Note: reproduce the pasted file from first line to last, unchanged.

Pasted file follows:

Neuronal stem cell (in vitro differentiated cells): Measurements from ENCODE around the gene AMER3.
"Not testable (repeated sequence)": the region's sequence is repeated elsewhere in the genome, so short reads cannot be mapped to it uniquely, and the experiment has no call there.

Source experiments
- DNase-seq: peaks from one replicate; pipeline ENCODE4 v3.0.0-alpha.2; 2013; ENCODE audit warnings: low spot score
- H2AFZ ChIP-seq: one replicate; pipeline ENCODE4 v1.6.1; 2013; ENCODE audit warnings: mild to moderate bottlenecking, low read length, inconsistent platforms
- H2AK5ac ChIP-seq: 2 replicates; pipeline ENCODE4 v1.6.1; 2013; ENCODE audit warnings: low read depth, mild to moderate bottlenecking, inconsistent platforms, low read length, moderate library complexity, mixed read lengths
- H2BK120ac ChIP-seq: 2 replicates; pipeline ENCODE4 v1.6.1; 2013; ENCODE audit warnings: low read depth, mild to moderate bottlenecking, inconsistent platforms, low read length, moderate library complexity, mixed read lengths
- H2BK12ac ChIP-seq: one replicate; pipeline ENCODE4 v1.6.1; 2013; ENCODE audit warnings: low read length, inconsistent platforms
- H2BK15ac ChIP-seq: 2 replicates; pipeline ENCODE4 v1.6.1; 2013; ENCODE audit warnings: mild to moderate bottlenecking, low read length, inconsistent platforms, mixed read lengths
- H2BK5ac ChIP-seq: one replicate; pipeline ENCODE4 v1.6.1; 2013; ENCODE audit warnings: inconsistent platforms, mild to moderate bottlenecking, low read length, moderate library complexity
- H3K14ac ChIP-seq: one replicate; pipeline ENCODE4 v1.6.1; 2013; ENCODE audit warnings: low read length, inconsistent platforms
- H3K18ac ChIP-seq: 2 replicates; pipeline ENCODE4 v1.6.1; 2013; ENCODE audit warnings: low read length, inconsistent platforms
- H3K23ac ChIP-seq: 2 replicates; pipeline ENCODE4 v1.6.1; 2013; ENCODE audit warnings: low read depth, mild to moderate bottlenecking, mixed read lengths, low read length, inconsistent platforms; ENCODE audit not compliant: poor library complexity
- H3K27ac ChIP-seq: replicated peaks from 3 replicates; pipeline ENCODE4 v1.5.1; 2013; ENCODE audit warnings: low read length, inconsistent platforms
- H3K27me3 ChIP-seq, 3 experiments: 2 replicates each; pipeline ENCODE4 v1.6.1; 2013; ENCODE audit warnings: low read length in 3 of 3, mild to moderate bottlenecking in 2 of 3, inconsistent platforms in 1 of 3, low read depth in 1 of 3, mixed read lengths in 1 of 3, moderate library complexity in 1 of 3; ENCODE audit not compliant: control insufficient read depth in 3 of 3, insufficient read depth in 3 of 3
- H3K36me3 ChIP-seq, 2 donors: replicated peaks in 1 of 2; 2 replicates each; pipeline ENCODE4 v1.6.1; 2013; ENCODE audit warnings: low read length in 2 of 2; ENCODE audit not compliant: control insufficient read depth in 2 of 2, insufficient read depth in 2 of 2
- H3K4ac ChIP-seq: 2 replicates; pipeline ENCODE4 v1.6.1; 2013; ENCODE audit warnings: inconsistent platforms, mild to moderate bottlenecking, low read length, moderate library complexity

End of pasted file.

Neuronal stem cell (in vitro differentiated cells): Measurements from ENCODE around the gene AMER3.
"Not testable (repeated sequence)": the region's sequence is repeated elsewhere in the genome, so short reads cannot be mapped to it uniquely, and the experiment has no call there.

Source experiments
- DNase-seq: peaks from one replicate; pipeline ENCODE4 v3.0.0-alpha.2; 2013; ENCODE audit warnings: low spot score
- H2AFZ ChIP-seq: one replicate; pipeline ENCODE4 v1.6.1; 2013; ENCODE audit warnings: mild to moderate bottlenecking, low read length, inconsistent platforms
- H2AK5ac ChIP-seq: 2 replicates; pipeline ENCODE4 v1.6.1; 2013; ENCODE audit warnings: low read depth, mild to moderate bottlenecking, inconsistent platforms, low read length, moderate library complexity, mixed read lengths
- H2BK120ac ChIP-seq: 2 replicates; pipeline ENCODE4 v1.6.1; 2013; ENCODE audit warnings: low read depth, mild to moderate bottlenecking, inconsistent platforms, low read length, moderate library complexity, mixed read lengths
- H2BK12ac ChIP-seq: one replicate; pipeline ENCODE4 v1.6.1; 2013; ENCODE audit warnings: low read length, inconsistent platforms
- H2BK15ac ChIP-seq: 2 replicates; pipeline ENCODE4 v1.6.1; 2013; ENCODE audit warnings: mild to moderate bottlenecking, low read length, inconsistent platforms, mixed read lengths
- H2BK5ac ChIP-seq: one replicate; pipeline ENCODE4 v1.6.1; 2013; ENCODE audit warnings: inconsistent platforms, mild to moderate bottlenecking, low read length, moderate library complexity
- H3K14ac ChIP-seq: one replicate; pipeline ENCODE4 v1.6.1; 2013; ENCODE audit warnings: low read length, inconsistent platforms
- H3K18ac ChIP-seq: 2 replicates; pipeline ENCODE4 v1.6.1; 2013; ENCODE audit warnings: low read length, inconsistent platforms
- H3K23ac ChIP-seq: 2 replicates; pipeline ENCODE4 v1.6.1; 2013; ENCODE audit warnings: low read depth, mild to moderate bottlenecking, mixed read lengths, low read length, inconsistent platforms; ENCODE audit not compliant: poor library complexity
- H3K27ac ChIP-seq: replicated peaks from 3 replicates; pipeline ENCODE4 v1.5.1; 2013; ENCODE audit warnings: low read length, inconsistent platforms
- H3K27me3 ChIP-seq, 3 experiments: 2 replicates each; pipeline ENCODE4 v1.6.1; 2013; ENCODE audit warnings: low read length in 3 of 3, mild to moderate bottlenecking in 2 of 3, inconsistent platforms in 1 of 3, low read depth in 1 of 3, mixed read lengths in 1 of 3, moderate library complexity in 1 of 3; ENCODE audit not compliant: control insufficient read depth in 3 of 3, insufficient read depth in 3 of 3
- H3K36me3 ChIP-seq, 2 donors: replicated peaks in 1 of 2; 2 replicates each; pipeline ENCODE4 v1.6.1; 2013; ENCODE audit warnings: low read length in 2 of 2; ENCODE audit not compliant: control insufficient read depth in 2 of 2, insufficient read depth in 2 of 2
- H3K4ac ChIP-seq: 2 replicates; pipeline ENCODE4 v1.6.1; 2013; ENCODE audit warnings: inconsistent platforms, mild to moderate bottlenecking, low read length, moderate library complexity